Marson, Stephen M, and Rasby M. Powell. “Resolving the transportation problem in a rural community: A case study of Robeson County's (USA) solution to TANF (Temporary Aid for Needy Families).” Rural Social Work 6.1 (December 2000): 26-32.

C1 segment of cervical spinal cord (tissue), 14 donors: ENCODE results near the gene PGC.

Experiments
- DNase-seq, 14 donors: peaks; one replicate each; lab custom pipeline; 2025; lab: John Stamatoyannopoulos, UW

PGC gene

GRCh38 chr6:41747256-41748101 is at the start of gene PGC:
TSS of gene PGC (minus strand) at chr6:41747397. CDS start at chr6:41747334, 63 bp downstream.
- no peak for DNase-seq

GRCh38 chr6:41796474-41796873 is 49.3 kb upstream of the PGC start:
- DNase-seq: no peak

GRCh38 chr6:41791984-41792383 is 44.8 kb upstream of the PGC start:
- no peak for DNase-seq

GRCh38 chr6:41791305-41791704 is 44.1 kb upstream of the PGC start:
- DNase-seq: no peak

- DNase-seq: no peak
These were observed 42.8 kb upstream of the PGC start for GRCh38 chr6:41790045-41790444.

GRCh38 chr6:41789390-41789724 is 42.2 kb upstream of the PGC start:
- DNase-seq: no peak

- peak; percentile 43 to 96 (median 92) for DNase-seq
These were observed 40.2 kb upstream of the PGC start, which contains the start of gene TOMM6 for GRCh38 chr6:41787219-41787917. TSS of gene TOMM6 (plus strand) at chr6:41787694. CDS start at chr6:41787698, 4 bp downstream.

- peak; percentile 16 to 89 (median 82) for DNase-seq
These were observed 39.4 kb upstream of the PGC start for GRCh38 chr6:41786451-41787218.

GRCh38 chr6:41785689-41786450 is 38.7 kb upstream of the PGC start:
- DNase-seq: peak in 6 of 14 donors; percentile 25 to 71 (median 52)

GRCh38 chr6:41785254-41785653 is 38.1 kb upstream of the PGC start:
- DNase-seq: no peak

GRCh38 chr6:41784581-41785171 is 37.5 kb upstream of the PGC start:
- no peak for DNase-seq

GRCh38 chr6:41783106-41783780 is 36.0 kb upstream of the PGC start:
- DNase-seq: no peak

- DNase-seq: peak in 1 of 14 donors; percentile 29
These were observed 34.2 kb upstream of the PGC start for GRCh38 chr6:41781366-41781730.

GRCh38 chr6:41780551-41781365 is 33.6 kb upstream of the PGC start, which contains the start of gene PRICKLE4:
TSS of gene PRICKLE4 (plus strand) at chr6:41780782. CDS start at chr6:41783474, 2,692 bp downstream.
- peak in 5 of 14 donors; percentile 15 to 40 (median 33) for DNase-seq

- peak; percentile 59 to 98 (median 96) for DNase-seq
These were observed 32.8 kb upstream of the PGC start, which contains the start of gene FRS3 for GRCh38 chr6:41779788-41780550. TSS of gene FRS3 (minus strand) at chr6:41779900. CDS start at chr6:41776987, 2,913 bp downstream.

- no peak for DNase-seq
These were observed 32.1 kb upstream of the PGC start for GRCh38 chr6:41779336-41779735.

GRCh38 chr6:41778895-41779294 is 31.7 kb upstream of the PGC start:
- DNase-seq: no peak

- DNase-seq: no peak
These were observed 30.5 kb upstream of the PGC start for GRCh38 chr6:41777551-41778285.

The authors begin by noting that the two primary barriers to the transition from welfare to work are childcare and transportation. The latter is a greater problem in rural areas. They describe the geographic and social/cultural characteristics of Robeson County, noting its triracial population, rising number of Hispanics, and the presence of social problems such as high infant mortality rate, high numbers of children born out of wedlock, illiteracy, unemployment, high school dropout rates, and high murder rates. An interesting description is given of the mission of the Robeson County Church and Community Center and its role in establishing a county transportation system. The authors then explain the system's transfer to the Lumber River Council of Governments, reasons for its success, and future needs (particularly the suitability of Robeson County for a light rail system). The authors list five environmental attributes of Robeson County which made it successful in procuring grant funding for this project: the county's unique social and geographical features which increase its interest to grantors; an established community assessment system; the grant-writing strengths and experience of the Robeson County Church and Community Center; cooperation among local agencies in administering the project; and the project stat's strong management skills. Then they assess the transportation plan's effectiveness, based on focus group interviews with welfare recipients (many of whom depend on the system to get them to and from jobs).